Fighting on holidays is one of those taboo topics. No one wants to admit it happens, but sadly, it’s a fact of life.
While indisputably fun, travelling is by nature stressful. There are things to be booked, budgets to stuck to, itineraries and times to be scheduled, not to mention queues and crowds to deal with.
With a lot of one on one time with your travel companion and more scope than usual for things to go wrong, it is seemingly inevitable for the proverbial poo to hit the fan at some point.
Here are five of the most common fights had on holidays. You may recognise a few, if not all of them, from your own adventures.
Where are the passports?
Someone probably put their passport in a really ‘smart’ place for safekeeping, but now they can’t remember where they put it. Or one of you has pulled out your passport only to realise you don’t have the required six months on it and now desperately need to get a new one. Perhaps you get to the airport in plenty of time, only to panic and rummage around to hopefully produce your passport … or not. The latter not only requires a mad car ride home and back, but probably ensures your travel companion will not be speaking to you for the next few days.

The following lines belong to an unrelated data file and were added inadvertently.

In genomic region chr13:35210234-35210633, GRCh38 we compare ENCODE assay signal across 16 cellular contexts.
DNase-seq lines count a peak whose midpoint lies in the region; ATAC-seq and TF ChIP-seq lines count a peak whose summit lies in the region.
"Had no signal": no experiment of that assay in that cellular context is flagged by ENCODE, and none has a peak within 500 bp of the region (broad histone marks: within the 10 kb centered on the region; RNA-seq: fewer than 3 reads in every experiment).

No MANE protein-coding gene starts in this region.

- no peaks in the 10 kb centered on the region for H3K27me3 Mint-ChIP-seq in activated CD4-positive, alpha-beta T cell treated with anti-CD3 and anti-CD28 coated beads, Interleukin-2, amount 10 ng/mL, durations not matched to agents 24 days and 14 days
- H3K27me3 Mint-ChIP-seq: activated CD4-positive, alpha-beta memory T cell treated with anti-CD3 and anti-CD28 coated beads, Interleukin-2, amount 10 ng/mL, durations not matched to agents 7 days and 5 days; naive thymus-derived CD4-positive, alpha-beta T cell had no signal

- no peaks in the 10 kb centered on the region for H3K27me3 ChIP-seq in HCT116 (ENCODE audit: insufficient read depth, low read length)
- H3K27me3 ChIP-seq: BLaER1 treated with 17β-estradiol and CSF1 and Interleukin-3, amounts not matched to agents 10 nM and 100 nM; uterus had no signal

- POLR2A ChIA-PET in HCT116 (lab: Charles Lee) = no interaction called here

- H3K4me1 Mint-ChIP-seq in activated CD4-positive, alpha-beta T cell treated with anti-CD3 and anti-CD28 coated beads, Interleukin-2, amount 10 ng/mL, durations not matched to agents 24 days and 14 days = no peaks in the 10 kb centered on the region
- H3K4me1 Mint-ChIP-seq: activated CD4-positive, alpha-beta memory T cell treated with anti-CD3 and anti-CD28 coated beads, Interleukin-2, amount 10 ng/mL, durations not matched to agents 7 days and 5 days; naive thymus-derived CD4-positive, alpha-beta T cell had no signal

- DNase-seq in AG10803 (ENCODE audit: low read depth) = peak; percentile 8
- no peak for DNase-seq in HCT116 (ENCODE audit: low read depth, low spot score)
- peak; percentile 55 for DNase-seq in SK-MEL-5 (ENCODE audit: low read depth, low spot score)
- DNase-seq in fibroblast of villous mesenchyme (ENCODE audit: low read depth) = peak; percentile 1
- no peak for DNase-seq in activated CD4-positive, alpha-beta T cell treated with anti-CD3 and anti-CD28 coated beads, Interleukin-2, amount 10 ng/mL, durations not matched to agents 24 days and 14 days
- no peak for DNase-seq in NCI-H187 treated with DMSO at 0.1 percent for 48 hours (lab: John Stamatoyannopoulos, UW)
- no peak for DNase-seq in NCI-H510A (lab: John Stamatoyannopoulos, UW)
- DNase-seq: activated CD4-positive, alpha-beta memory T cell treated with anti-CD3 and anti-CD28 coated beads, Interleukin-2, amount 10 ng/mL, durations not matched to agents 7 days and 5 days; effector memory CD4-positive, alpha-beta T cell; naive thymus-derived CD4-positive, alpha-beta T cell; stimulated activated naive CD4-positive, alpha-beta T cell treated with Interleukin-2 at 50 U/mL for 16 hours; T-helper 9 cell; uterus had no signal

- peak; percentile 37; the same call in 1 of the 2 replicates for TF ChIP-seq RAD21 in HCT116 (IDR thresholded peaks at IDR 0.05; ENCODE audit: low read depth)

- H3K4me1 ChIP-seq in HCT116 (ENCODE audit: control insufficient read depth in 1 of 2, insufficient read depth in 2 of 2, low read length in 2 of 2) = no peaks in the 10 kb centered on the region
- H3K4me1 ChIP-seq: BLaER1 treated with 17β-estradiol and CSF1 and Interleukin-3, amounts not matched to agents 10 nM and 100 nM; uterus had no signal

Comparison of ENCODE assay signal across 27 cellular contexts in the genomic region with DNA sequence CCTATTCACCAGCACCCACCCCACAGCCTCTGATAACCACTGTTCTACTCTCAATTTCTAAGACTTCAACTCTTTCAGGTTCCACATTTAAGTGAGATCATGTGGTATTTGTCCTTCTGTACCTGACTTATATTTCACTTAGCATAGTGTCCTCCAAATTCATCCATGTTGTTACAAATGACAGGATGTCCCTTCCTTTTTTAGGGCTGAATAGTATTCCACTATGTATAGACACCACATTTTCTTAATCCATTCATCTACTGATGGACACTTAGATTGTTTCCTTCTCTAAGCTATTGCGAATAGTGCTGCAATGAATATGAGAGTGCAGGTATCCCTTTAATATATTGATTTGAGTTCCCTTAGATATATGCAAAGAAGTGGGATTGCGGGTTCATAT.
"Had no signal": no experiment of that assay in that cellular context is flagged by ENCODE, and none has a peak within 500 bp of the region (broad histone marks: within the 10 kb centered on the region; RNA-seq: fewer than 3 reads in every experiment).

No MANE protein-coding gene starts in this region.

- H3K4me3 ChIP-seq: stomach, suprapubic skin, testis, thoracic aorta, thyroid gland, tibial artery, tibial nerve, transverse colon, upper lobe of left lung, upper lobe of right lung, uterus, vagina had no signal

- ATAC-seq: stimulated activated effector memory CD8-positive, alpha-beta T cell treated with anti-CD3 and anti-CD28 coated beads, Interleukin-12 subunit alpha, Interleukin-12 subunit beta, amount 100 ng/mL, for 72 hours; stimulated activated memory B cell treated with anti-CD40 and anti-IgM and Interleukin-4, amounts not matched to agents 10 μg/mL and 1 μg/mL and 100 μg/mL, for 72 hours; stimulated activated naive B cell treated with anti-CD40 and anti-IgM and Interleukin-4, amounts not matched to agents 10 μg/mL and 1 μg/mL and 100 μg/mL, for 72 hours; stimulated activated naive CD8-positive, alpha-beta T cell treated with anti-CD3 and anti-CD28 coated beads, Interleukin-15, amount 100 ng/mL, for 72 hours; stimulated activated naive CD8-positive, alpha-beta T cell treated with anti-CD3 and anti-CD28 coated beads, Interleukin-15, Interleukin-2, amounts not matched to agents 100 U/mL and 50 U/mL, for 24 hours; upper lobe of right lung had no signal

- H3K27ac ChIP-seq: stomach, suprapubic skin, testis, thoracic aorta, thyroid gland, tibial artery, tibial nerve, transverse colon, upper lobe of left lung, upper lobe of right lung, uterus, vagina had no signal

What time to leave for the airport?
Or train station, or any other form of transport you’re taking to your destination. I’ve had this one far too many times for it to be remotely amusing anymore; in fact it’s one of the reasons I like travelling solo. Undoubtedly, one of you wants to make the most of a sleep-in/last day/do anything but hang around an airport, whereas the other is erring on the side of caution and wants to be there well in advance in case anything goes wrong. My advice? Go separately!
One of the main reasons the book Men are from Mars, Women are from Venus was written. There is nothing more frustrating than when you’re following someone’s directions and they get you lost. Except, perhaps, if you’ve asked them if they know where they’re going and they start yelling, and then get you lost. Taking turns navigating or both looking at the map prior to the journey is probably the best way to avoid this one.
‘Hangry’ is a real emotion. While, naturally, you and your travel companion may not always want to eat at the same time – or the same food. So, if one of you is really hungry, it’s best to just stop and eat, for everyone’s safety. Rather than fight over restaurants, take it in turns to pick. You can always tally up which restaurants were better at the end of the trip!
Flirting with the waiter/waitress
Clearly, this one is more common for couples – unless you’ve got two women or men fighting over the same member of the opposite sex. All too often you’ll be out at a restaurant or bar with your beloved companion only for them to take a shine to the waiter or waitress and, boom, world war three is in action. While, obviously, it’s best to take the high road and ignore it, the low road would be to do your own flirting with wait staff – or not tip them.
How many of these situations have you found yourself fighting over while on holiday? Do you have any more to add to the list?